One of the longer-lasting of Australia’s regional festivals, the annual weekend of chamber music concerts offered by the Southern Cross Soloists, along with many other marvellous musicians, has been a focal point of classical music performance in the Northern Rivers since its inception in 2001. The artistic director, oboist Tania Frazer, puts together a kaleidoscope of concerts culminating in a performance by the Bangalow Festival Orchestra, which this year consisted of the full complement of players for Beethoven’s first symphony, which filled the stage of the local Arts and Industries Hall to bursting.

The Festival consists of nine main concerts, all preceded by a Prelude Concert, which includes musicians from the Northern Rivers, a Schools concert, and a Kaffekonzert at Zentfeld’s place – well, you’d call it a cellar door if it was wine. I missed that one this year, as it is held simultaneously with the Schools concert, to which I took my 6-year-old daughter. It’s held in Bangalow’s beautiful, spacious, sparkling though mercifully un-renovated A&I Hall, which has a friendly vibe and a great acoustic. The Festival attracts its audience from all over Eastern Australia, but principally from Brisbane, and of course the grateful local population.

The main attraction of the Festival is quite simply the outstanding excellence of its performers. All of its performers. There really wasn’t a weak link. The guest artists this year included the principal horn from the SSO, Ben Jacks, and the concertmaster of the Daejeon Philharmonic Orchestra (South Korea), Paul Kim, both of them players at the summit of their profession. On the first evening Paul Kim, lovably unassuming on stage, demonstrated his staggering virtuosity in an arrangement of Mendelssohn’s Rondo Capriccioso (better known in its original piano solo form), and Ben Jacks tossed off the formidable Saint-Saens Morceau de Concert as if it was child’s play. Then both players were absorbed into the chamber music concerts, replacing the Southern Cross Soloists’ Alan Smith and Ysolt Clark, unavailable because of commitments with the Queensland Philharmonic.

The star guest singer this year was one of Australia’s leading coloratura sopranos, Sara Macliver. During the Festival she showed that she can sing just about anything. Her home territory, as it were, is Baroque, and on the final day she sang two Handel arias, ornamenting the exciting “Da tempesto” with almost unbelievable bravura, and also joined Margaret Schindler in three gorgeous Purcell duets. But the staggeringly versatile Sara also sang Strauss’ Four last songs, normally sung by singers with vast lungs and chocolatey lower registers like Barbara Hendricks, and for which Sara’s voice, agile and silvery, might be thought less well suited. Yet, accompanied as it was by a chamber ensemble, her performance revealed some of the exquisite detail of the songs which is often swamped in a welter of viscous orchestral sound. She also sang the solo in Górecki’s 3rd symphony, so movingly that there was not a dry eye in the house.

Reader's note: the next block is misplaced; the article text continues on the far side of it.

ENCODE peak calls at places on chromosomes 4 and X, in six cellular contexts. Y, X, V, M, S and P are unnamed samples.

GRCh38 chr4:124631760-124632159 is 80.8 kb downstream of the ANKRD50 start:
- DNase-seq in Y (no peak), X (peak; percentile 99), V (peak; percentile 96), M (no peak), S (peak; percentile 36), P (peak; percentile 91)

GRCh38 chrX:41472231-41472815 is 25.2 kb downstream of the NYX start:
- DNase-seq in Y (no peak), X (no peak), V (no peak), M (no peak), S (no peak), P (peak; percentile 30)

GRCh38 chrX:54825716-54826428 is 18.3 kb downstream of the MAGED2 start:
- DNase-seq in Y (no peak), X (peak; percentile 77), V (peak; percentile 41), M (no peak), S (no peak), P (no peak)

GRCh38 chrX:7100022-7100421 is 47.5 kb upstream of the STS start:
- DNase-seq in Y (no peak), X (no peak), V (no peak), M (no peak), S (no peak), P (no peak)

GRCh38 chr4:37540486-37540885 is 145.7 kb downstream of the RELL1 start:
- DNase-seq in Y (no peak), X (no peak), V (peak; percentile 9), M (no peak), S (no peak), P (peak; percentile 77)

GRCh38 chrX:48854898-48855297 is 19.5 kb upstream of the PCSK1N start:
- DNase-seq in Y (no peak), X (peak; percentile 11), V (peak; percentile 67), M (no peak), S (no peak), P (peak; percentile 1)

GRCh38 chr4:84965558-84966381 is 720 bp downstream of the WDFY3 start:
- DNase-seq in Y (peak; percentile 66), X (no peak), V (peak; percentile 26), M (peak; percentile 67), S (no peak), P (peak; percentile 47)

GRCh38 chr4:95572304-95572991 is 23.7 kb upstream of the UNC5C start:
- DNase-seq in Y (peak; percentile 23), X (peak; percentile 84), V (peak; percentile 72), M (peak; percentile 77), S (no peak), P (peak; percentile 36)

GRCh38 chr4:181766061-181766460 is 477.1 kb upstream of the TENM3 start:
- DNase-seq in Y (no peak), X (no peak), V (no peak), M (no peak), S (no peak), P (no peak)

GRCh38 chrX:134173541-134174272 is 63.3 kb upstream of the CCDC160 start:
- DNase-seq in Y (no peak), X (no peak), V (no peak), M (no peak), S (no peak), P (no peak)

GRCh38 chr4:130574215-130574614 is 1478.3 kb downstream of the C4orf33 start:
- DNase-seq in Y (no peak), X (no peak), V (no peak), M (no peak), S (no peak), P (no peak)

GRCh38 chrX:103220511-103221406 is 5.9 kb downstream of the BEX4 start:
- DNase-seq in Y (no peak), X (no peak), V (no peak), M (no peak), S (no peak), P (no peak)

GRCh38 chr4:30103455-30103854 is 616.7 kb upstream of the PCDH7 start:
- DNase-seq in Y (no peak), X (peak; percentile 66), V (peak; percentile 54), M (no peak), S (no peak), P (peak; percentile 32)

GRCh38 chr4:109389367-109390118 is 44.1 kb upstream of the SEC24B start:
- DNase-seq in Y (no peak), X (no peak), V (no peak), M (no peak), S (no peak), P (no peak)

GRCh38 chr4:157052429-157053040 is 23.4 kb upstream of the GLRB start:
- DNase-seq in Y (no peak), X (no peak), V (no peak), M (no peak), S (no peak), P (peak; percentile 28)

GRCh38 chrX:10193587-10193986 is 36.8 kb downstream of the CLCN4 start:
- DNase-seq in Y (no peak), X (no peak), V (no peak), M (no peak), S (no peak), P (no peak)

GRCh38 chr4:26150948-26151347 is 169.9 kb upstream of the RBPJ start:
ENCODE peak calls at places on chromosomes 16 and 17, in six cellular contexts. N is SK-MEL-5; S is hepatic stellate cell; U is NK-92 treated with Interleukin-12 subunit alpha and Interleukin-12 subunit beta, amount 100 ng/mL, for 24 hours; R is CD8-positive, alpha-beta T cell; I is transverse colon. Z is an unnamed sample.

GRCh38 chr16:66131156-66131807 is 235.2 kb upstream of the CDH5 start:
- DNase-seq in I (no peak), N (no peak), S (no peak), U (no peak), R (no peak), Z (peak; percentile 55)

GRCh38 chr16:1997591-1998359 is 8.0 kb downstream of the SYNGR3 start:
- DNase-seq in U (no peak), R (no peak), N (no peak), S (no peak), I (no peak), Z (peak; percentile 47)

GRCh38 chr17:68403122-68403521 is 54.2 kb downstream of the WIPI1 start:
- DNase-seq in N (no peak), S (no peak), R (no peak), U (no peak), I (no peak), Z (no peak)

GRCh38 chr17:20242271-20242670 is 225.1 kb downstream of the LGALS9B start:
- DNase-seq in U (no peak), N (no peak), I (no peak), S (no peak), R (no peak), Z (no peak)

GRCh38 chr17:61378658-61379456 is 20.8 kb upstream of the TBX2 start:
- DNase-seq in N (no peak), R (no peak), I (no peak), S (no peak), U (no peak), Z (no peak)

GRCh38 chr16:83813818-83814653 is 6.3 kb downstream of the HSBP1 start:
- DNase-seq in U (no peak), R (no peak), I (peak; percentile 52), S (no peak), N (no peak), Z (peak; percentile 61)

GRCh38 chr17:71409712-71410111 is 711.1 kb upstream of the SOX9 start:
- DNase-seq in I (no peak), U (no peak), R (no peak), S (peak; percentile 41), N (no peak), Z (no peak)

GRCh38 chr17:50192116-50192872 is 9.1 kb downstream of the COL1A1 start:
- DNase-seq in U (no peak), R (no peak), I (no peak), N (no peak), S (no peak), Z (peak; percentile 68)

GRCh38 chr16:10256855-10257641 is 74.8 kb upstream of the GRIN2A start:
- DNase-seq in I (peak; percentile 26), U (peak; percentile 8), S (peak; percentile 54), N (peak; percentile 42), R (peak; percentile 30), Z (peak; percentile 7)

She also sang three not-so-classical pieces, Summertime and Wade in the Water, which are good songs, and Over the Rainbow, which is not. When a good singer sings stuff like that, I (being a real snob) think that she’s wasted. But when a truly great singer sings it, it’s magic anyway, and for the moment one completely forgets the musical clichés and is absorbed into a world where all judgement falls away, lost in what Keats called “soft amaze”. Sara Macliver’s is such a one.

The other remarkable guest artist, whose charismatic presence, like his didgeridoo playing, underpinned much of the Festival, was William Barton, that great ambassador for the connecting of Indigenous and Western classical music. He played in the otherwise unremarkable string quartet From Ubirr, by Peter Sculthorpe, and in a string quartet of his own. Every now and then, unpredictably, he breaks into song, and his voice seems to come from the depths of the earth. In the Schools Concert which preceded the Festival, he taught a packed hall of children to improvise a piece with an array of sounds, in crescendo and diminuendo, riveting their attention on him and keeping them in perfect control. The Prelude Concert, which takes place the night before the Festival proper opens, finished with the premiere of a piece commissioned by the Festival, for which he had collaborated with his mother Delma Barton in writing the text, and with film composer Joseph Twist in writing the music. The text is about a vision of indigenous and white people making an Australian nation unified by the Dreaming. Despite my personal impression of Twist’s contribution to the music, which seemed to me inappropriately to transplant musical clichés of imperialist triumphalism onto the Bartons’ text, the performance, by Barton, the Southern Cross Soloists, members of the local choir Vox Caldera, and conducted by Christopher Dragon, was a great success.